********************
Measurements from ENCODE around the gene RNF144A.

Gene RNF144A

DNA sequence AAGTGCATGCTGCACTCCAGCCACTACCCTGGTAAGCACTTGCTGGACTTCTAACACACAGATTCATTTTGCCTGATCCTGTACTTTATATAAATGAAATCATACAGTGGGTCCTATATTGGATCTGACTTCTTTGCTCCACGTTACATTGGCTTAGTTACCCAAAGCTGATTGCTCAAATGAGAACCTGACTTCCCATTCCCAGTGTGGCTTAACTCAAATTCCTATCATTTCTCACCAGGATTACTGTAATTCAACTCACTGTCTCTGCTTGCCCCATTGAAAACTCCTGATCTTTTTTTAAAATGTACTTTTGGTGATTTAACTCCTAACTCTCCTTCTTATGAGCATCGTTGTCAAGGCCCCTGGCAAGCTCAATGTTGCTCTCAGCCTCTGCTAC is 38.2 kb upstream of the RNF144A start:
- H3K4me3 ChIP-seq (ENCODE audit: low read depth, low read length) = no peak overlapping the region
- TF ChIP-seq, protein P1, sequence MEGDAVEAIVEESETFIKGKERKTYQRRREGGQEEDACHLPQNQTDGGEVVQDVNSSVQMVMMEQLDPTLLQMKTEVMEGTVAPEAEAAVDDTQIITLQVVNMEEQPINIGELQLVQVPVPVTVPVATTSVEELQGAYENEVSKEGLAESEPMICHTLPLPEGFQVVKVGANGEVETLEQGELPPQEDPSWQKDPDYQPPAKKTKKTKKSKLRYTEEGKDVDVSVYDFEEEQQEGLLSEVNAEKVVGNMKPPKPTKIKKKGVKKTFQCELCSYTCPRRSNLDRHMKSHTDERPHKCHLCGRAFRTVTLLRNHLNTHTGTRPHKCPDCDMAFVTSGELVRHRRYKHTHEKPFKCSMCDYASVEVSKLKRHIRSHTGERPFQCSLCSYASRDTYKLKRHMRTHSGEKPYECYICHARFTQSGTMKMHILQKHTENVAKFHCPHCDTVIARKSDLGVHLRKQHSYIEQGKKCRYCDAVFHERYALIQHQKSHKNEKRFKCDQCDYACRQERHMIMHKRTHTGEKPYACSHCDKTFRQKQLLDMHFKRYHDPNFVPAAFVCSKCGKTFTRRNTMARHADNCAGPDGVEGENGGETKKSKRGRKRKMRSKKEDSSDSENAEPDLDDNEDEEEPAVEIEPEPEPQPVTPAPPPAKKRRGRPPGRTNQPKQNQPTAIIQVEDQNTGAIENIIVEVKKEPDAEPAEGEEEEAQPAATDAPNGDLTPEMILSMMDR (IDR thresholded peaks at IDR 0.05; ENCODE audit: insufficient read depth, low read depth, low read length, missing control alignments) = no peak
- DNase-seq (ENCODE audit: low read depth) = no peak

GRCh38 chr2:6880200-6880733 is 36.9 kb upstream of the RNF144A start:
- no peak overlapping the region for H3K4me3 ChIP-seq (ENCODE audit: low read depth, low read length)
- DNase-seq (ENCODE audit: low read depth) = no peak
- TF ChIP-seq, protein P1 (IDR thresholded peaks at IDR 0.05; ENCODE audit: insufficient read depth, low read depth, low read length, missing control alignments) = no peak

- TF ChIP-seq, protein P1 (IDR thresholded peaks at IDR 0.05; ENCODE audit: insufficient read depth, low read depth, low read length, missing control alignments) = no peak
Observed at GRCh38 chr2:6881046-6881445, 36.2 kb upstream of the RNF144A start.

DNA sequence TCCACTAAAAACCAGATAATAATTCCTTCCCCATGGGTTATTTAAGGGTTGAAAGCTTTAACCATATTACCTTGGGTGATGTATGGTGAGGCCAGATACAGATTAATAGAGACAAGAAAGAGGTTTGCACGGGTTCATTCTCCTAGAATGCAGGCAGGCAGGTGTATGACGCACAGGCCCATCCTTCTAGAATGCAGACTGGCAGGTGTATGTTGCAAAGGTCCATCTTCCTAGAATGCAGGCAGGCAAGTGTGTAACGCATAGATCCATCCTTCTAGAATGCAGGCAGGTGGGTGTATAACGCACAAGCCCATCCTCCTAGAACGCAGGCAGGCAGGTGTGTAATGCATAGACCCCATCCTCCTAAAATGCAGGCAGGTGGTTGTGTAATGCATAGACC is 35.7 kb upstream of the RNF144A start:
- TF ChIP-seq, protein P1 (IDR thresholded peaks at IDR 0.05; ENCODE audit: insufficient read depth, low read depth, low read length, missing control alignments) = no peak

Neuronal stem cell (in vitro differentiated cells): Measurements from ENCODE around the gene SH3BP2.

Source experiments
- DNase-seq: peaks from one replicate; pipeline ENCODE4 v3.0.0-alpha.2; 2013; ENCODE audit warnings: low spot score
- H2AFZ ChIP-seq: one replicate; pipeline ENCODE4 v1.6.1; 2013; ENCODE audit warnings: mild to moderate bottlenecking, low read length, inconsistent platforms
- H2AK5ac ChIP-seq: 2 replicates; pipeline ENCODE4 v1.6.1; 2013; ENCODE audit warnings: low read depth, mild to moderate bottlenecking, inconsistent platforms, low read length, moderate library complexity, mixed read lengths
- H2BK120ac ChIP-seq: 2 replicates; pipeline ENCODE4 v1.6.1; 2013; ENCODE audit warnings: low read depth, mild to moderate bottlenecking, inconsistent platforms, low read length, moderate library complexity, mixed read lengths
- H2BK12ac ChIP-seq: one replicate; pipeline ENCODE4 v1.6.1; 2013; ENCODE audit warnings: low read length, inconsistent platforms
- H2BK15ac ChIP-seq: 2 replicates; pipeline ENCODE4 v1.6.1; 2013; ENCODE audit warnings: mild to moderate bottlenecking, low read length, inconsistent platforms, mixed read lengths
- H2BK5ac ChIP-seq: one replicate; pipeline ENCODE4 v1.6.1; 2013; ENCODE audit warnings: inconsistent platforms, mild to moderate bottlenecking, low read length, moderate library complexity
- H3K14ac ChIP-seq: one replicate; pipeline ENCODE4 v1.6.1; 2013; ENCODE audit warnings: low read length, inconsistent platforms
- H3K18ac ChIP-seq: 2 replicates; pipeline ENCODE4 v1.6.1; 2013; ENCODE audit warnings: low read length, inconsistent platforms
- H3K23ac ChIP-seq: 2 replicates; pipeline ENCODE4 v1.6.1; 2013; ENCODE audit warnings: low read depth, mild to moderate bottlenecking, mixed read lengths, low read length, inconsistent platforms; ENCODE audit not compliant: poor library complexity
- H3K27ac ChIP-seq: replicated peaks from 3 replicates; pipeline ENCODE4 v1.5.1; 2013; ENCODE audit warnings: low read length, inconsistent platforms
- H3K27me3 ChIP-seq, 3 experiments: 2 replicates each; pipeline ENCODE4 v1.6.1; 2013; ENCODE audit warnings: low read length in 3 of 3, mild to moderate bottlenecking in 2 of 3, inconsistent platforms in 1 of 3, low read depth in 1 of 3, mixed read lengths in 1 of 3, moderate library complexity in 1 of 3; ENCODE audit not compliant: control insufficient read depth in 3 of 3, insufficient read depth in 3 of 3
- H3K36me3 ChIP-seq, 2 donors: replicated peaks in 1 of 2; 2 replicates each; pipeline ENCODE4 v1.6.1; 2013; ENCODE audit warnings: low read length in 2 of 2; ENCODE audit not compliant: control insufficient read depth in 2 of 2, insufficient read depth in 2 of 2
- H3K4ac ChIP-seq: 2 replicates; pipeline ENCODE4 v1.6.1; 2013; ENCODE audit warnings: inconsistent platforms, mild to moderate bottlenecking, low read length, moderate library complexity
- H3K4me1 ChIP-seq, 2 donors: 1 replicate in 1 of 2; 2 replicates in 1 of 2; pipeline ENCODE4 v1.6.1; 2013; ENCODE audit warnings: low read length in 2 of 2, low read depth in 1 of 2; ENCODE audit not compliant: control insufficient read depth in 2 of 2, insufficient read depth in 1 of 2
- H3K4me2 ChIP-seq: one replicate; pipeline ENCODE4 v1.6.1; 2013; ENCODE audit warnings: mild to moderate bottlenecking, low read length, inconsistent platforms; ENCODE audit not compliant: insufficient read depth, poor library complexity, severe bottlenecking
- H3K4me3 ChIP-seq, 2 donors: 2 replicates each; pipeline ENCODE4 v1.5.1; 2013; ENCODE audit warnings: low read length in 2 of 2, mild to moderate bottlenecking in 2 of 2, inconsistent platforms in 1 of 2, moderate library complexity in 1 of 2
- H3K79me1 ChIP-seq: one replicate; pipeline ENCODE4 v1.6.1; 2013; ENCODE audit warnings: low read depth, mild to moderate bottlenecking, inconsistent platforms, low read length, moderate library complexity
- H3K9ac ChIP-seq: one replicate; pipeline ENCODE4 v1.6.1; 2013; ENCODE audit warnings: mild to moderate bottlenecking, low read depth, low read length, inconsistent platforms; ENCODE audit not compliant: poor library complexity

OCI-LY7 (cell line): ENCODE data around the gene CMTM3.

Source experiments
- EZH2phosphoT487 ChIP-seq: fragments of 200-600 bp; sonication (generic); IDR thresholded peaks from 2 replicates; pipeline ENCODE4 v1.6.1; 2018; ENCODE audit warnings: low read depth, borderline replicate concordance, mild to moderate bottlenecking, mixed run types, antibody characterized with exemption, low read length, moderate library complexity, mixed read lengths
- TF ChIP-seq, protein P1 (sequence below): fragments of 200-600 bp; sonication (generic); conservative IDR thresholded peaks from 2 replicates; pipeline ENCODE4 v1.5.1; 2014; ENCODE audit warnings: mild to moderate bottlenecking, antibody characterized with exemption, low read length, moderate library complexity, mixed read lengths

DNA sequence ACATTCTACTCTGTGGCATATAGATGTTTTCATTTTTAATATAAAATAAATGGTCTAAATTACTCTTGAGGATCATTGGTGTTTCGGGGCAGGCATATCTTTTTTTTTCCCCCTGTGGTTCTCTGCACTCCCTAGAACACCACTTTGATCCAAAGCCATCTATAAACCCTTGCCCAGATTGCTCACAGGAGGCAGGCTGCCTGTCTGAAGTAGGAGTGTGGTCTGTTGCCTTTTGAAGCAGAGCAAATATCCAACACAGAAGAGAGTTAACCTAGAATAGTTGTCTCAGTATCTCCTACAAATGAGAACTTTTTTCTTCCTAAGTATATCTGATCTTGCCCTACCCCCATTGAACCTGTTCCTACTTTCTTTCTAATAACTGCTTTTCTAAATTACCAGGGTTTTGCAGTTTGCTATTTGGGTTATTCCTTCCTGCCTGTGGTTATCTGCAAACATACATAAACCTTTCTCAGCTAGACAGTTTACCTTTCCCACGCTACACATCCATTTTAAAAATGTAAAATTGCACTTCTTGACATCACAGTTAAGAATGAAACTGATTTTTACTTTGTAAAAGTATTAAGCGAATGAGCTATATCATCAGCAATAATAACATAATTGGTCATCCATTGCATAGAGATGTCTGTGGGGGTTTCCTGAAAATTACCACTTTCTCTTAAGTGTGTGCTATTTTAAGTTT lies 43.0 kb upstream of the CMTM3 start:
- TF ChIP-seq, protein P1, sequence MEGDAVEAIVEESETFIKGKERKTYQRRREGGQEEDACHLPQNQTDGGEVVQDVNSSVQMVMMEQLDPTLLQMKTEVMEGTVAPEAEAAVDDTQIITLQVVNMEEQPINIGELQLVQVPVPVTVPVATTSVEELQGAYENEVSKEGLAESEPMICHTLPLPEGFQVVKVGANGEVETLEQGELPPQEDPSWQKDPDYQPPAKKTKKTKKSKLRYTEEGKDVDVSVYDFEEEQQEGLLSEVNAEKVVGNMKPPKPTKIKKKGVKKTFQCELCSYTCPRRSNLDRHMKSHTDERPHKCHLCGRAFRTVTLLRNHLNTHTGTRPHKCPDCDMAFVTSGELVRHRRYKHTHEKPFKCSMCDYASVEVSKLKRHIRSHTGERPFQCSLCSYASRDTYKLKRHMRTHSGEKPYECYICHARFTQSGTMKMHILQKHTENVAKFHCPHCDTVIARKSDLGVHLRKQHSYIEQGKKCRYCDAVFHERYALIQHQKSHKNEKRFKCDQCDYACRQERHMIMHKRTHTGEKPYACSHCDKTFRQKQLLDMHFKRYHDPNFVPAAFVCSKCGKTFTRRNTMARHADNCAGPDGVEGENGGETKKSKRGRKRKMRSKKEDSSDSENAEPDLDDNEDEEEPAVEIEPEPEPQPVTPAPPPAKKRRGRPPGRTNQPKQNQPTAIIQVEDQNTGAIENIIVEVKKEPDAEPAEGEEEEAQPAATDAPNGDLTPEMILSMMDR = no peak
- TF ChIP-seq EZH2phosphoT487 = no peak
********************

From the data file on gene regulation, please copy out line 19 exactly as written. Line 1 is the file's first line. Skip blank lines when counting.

- H2AK5ac ChIP-seq: 2 replicates; pipeline ENCODE4 v1.6.1; 2013; ENCODE audit warnings: low read depth, mild to moderate bottlenecking, inconsistent platforms, low read length, moderate library complexity, mixed read lengths